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Separate charts for needlepoint are not pre-printed or pre-painted upon the canvas itself. Instead, the embroiderer will either trace it onto their own canvas by themselves, or simply keep the chart nearby and check it regularly to find out how to plan and continue to project.
Separate charts, also known as chartered canvases, are cheap to obtain, since you can buy a single leaflet or even print one out from patterns available online. Unlike a painted or printed canvas, a separate chart can be used multiple times since you aren’t destroying or altering the chart when using it.
Books are available that contain collections of charts for needlepoint. Many of them have a special theme, such as Victorian images, Christian images or winter holiday images.
Generally speaking, using a separate chart is less popular in the United States and Canada than in the rest of the world.
Grid form or line drawing
Most chart designs are either grid form or line drawing form.
With the grid form, each thread intersection is represented by a symbol that tells you which colour to stitch on that intersection. The embroiderer will keep the chart nearby and consult it through the project.
With the line drawing form, the embroiderer will trace the design onto his or her canvas before commencing the embroidery part of the project.
With a hand-painted canvas, the needlepoint pattern is hand-painted on the canvas.
Historically, a producer of hand-painted canvas products would typically hire one person to do a set of designs, and then have numerous people doing the hand-painting in accordance to these design, paying them a fixed fee for each finished canvas.
Stitch-painted or not?
If the canvas is stitch-painted, the painter has carefully painted what looks like a stitch where each thread intersection should be, making it very easy for even a novice embroiderer to get it right and picking the right colour for each intersection.
If the canvas isn’t stitch-painted, the embroiderer must exercise more judgement about which colours to use for each individual intersection, since the painted on image is a looser guide than what a stitch-painted one would be. Many non-novice embroiderers appreciate this, since it gives them more free range to explore their own creativity when it comes to thread, colour and stitch selection.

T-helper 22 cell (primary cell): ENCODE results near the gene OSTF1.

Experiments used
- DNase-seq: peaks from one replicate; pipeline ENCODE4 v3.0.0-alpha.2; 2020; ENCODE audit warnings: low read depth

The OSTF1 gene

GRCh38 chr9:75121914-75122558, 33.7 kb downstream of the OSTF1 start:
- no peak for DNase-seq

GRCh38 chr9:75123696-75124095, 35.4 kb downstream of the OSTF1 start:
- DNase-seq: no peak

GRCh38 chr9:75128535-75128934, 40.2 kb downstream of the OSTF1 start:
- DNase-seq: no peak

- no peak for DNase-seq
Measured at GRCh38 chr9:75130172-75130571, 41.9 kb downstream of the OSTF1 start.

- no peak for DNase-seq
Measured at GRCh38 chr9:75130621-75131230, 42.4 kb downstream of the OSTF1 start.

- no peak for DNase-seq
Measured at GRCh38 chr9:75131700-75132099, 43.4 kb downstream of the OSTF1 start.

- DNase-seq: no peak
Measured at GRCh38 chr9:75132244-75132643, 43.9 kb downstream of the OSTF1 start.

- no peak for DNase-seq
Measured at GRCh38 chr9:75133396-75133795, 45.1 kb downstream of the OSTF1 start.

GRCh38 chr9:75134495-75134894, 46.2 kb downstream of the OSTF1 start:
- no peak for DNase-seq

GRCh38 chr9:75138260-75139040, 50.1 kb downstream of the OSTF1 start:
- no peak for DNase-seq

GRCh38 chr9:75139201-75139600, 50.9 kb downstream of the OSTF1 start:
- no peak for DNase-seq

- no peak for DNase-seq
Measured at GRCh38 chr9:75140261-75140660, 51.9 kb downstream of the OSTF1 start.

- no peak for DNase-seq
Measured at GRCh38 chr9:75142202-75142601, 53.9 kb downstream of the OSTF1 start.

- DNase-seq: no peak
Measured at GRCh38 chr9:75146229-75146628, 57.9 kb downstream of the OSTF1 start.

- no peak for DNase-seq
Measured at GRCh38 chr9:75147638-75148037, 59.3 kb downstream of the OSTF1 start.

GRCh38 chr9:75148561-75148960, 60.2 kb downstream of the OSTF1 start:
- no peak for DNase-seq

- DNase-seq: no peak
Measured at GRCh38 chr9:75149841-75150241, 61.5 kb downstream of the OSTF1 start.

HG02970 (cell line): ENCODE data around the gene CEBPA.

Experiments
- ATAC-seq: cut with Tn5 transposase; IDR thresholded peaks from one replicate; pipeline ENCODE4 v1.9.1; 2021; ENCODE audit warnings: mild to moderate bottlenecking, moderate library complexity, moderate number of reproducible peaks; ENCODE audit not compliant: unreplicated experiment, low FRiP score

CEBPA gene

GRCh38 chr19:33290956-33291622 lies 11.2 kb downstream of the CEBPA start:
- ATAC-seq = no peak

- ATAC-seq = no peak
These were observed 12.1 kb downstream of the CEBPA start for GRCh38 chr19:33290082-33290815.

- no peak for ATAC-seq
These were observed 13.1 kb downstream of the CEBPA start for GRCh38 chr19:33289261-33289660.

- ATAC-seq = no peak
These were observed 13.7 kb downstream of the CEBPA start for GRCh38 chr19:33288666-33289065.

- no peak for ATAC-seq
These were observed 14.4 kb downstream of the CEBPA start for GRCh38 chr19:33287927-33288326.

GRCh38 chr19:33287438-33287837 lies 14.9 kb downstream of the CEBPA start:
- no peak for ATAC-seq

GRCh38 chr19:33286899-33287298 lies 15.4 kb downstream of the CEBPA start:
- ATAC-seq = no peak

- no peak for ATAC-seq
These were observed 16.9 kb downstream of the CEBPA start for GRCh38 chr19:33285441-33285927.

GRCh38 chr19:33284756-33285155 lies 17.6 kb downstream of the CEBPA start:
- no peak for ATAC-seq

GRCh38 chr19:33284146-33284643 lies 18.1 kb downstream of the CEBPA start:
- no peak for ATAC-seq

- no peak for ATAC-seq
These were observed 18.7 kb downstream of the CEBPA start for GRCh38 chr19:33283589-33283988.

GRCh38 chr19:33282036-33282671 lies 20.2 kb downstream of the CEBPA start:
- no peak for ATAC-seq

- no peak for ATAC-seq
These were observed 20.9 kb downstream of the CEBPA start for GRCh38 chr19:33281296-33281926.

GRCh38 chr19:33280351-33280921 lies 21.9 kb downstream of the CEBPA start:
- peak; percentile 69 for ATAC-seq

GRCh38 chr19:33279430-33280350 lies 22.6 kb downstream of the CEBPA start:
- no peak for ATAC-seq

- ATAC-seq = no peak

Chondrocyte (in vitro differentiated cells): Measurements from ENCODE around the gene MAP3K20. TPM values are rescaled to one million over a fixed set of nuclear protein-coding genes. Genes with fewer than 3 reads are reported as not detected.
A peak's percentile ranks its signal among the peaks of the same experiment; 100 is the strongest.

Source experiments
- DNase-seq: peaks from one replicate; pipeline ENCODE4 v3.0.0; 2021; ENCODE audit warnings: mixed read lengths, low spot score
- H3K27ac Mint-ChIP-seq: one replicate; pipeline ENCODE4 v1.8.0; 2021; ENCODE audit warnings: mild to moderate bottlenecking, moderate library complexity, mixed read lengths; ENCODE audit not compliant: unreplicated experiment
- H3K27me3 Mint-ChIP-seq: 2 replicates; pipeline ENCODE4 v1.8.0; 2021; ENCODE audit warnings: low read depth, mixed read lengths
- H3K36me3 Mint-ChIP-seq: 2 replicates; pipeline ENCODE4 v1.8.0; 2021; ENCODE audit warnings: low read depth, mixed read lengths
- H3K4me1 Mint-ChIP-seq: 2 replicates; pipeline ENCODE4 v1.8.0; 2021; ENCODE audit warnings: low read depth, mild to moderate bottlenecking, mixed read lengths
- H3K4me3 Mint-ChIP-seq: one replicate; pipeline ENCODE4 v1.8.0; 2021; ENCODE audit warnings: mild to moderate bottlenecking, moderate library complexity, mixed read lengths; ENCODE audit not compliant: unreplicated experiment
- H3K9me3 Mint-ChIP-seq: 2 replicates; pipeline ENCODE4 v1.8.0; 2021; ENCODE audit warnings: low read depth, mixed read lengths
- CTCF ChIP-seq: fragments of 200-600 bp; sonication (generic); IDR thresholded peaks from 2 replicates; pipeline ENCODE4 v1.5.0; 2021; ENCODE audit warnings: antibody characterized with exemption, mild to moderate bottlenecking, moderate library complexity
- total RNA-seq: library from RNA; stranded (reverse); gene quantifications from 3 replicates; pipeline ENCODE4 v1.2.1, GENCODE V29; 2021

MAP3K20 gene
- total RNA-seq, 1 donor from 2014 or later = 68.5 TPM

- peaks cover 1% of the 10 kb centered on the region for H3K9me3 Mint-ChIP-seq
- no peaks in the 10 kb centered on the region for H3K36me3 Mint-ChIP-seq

When you purchase a trammed canvas, the design has already been stitched on by hand with horizontal stitches of varying length, using the recommended colours. Usually, the trammed canvas is sold as a part of a package that also includes all the threads needed to embroider the image.
When you use a trammed canvas, you stitch tent stitches over the existing horizontal lines, using the horizontal lines as a guide.
If the design includes a large area of mono-colour, this area will typically not contain any horizontal stitches and the package will not contain threads for this area. The embroiderer is thus free to select colour for this section on their own, or even break from the pattern and use more than one colour.
Historically, the island of Madeira, located off the north-western coast of continental Africa, was a major producer of trammed canvases for the European market.
The most common method for producing a printed canvas for needlepoint is screen printing, a printing technique where a mesh is used to transfer ink onto the canvas, and where a blocking stencil is utilized to keep certain areas of the canvas free of ink.
Printing the canvas is much quicker and less labour intensive than hand-painting or tramming. On the downside, the colour palette tend to be more limited, which in turn limits the complexity of the design.
Free-form: An alternative to using patterns
Instead of buying patterns, or making their own patterns in advance, some needlepoint embroiderers prefer to simply stitch without having any physical pattern to consult. Some have a fairly detailed idea of what they want to the end result to look like, while others go fully free-form and stitch whatever their fantasy suggests to them in the moment.